we

were

ocean.

as he placed them in the receptacles prepared for fitness, which those less nearly allied may regard the purpose. And there, in compass of that small with complacency. A year before, he had poured case, was gathered all that remained on earth of into verse all such ideas about death as give it a him whose genius and virtue were a crown of glory of its own. He had, as it now seems, almost glory to the world — whose love had been the anticipated his own destiny ; and when the mind source of happiness, peace, and good, - to be figures his skiff' wrapped from sight by the thunderburied with him!

storm, as it was last seen upon the purple sea ; The concluding stanzas of the Adonais pointed

and then, as the cloud of the tempest passed away, out where the remains ought to be deposited ; in

no sign remained of where it had been"-who addition to which our beloved child lay buried in

but will regard as a prophecy the last stanza of

the “ Adonais ?” the cemetery at Rome. Thither Shelley's ashes were conveyed, and they rest beneath one of the The breath, whose might I have invoked in song antique weed-grown towers that recur at intervals Descends on me; my spirit's bark is driven,

Far from the shore, far from the trembling throng, in the circuit of the massy ancient wall of Rome.

Whose sails were never to the tempest given ; The vignette of the title page, is taken from a

The massy earth and sphered skies are riven! sketch made on the spot by Captain Roberts. He I am borne darkly, fearfully, afar; selected the hallowed place himself ; there is the

Whilst burning through the inmost veil of Heaven,

The soul of Adonais, like a star,
Sepulchre,

Beacons from the abode where the Eternal are.
O, not of him, but of our joy !-

Captain Roberts watched the vessel with his glass

from the top of the light-house of Leghorn, on its homeAnd grey walls moulder round, on which dull Time

ward track. They were off Via Reggio, at some distance Feeds like slow fire upon a hoary brand;

from shore, when a storm was driven over the sea. It And one keen pyramid, with wedge sublime,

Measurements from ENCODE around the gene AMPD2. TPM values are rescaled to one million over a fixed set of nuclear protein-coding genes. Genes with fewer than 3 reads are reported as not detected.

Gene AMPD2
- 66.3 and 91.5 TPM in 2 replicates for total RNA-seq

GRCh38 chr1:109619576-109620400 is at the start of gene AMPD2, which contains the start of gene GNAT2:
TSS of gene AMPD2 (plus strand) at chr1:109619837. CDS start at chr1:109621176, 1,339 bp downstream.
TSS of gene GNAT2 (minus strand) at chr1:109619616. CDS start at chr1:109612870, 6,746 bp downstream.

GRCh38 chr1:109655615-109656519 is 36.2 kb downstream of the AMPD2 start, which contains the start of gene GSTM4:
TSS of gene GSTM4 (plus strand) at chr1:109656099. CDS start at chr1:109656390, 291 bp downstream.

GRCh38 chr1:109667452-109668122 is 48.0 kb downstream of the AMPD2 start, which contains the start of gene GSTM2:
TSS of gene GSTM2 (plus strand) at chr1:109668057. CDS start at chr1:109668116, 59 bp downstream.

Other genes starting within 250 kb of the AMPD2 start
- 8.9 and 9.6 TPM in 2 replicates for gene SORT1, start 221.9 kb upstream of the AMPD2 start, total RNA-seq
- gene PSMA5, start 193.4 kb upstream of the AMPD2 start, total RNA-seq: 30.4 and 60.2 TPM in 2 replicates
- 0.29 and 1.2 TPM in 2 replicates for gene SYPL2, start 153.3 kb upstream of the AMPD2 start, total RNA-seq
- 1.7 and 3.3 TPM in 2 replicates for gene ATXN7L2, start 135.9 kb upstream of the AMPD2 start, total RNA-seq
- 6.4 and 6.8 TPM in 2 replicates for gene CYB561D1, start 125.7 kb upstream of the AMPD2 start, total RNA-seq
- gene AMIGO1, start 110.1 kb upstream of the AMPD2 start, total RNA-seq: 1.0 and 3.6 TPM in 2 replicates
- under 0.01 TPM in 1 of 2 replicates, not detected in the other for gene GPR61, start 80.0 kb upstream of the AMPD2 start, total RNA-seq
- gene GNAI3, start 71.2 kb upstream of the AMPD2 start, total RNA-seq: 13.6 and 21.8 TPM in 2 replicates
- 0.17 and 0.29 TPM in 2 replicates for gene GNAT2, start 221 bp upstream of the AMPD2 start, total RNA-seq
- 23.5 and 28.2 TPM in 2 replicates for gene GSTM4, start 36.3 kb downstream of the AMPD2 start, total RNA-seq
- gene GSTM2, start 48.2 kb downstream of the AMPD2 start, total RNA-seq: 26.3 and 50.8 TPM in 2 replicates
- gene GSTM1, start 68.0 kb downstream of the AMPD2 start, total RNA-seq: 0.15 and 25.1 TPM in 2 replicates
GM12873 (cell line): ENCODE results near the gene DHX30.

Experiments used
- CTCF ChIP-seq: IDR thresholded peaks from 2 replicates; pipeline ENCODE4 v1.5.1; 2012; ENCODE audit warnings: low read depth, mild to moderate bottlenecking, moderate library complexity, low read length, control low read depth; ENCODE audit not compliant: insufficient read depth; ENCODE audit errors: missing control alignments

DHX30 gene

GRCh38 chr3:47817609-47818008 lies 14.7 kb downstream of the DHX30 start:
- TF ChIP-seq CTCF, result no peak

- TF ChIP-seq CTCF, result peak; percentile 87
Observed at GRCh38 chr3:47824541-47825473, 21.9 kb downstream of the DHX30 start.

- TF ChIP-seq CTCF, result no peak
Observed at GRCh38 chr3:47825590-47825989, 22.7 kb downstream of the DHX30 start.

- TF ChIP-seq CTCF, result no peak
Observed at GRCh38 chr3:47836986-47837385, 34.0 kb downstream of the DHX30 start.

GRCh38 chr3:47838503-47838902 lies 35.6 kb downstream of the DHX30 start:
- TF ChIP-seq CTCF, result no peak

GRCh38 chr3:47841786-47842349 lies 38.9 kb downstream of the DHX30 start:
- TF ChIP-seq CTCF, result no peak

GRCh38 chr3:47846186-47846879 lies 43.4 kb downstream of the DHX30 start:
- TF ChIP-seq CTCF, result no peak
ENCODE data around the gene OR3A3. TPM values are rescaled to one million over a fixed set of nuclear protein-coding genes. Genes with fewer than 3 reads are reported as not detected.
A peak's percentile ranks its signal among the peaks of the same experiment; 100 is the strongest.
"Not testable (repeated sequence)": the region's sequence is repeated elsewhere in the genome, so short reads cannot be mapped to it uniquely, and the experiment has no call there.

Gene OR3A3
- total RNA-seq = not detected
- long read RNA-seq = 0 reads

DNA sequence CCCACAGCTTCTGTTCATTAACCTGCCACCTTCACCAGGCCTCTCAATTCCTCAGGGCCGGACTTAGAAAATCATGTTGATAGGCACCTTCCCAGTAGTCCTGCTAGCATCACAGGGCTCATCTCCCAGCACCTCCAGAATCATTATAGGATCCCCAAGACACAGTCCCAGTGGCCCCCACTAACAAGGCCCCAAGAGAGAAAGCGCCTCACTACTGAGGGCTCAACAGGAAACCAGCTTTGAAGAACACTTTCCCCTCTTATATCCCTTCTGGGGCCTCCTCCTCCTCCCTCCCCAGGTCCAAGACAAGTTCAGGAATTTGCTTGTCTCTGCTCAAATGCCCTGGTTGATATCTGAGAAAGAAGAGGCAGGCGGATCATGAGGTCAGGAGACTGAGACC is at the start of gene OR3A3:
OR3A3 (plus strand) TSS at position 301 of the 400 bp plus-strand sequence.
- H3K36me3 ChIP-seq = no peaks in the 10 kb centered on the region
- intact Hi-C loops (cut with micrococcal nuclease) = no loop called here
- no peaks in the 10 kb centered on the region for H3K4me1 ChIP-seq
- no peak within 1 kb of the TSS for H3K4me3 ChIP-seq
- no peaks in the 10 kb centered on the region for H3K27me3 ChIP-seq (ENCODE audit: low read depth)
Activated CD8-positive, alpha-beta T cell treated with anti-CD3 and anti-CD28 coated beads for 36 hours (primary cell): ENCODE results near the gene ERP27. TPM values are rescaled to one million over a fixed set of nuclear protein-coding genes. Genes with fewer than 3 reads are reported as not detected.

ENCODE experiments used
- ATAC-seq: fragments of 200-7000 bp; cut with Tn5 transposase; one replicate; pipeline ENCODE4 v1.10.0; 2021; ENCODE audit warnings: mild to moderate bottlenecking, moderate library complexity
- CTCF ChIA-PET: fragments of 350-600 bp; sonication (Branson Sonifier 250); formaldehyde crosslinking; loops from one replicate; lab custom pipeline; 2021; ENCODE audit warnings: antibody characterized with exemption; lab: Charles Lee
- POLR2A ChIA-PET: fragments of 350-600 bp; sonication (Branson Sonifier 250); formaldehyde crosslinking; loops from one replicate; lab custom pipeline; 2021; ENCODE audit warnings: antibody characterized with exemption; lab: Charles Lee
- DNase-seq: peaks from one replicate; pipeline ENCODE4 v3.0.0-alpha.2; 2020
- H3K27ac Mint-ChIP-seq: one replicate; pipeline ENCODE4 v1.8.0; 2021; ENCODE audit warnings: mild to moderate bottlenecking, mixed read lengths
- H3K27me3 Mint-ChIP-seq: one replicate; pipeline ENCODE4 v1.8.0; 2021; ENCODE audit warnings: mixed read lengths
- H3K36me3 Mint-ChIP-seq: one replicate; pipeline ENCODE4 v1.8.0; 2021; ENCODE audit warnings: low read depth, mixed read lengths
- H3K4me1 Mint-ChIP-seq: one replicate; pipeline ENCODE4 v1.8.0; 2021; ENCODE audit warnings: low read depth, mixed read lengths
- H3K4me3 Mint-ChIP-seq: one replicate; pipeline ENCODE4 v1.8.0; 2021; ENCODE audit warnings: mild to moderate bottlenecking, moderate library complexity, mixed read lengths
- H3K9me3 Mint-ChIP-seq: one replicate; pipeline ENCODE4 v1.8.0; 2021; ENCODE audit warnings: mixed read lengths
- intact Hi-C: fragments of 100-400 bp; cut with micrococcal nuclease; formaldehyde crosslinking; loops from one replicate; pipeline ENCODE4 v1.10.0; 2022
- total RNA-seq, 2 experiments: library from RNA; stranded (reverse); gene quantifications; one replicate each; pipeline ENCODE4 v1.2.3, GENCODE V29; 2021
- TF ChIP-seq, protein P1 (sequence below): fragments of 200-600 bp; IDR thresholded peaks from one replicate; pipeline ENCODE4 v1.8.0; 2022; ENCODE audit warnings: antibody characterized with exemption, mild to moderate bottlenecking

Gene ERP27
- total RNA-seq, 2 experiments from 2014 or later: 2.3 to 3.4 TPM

enveloped them and several larger vessels in darkness. Pavilioning the dust of him who planned

When the cloud passed onward, Roberts looked again, This refuge for his memory, doth stand

and saw every other vessel sailing on the ocean except Like flame transformed to marble; and beneath

their little schooner, which had vanished. From that A field is spread, on which a newer band

time he could scarcely doubt the fatal truth; yet we Have pitched in Heaven's smile their camp of death, fancied that they might have been driven towards Elba, Welcoming him we lose with scarce extinguished breath.

or Corsica, and so be saved. The observation made as to

the spot where the boat disappeared, caused it to be Could sorrow for the lost, and shuddering found, through the exertions of Trelawny, for that effect. anguish at the vacancy left behind, be soothed It had gone down in ten fathom water; it had not capsized, by poetic imaginations, there was something in

and, except such things as had floated from her, every

thing was found on board exactly as it had been placed Shelley's fate to mitigate pangs, which yet alas !

when they sailed. The boat itself was uninjured. Roberts could not be so mitigated; for hard reality brings possessed himself of her, and decked her, but she proved too miserably home to the mourner, all that is lost not sea-worthy, and her shattered planks now lie rotting of happiness, all of lonely unsolaced struggle that

on the shore of one of the Ionian islands, on which she

was wrecked. remains. Still though dreams and hues of poetry cannot blunt grief, it invests his fate with a sublime Putney, May 1st, 1839.

PREFACE

TO THE VOLUME OF POSTHUMOUS POEMS,

PUBLISHED IN 1824.

In nobil sangue, vita umile e queta,
Ed in alto intelletto un puro core;
Frutto senile in sul giovenil fiore,
E in aspetto pensoso, anima lieta-PETRARCA.

to me,

It had been my wish, on presenting the public with him was to love him; and his presence, like Ithuriel's the Posthumous Poems of SHELLEY, to have accom spear, was alone sufficient to disclose the falsehood of panied them by a biographical notice : as it appeared the tale which bis enemies whispered in the ear of the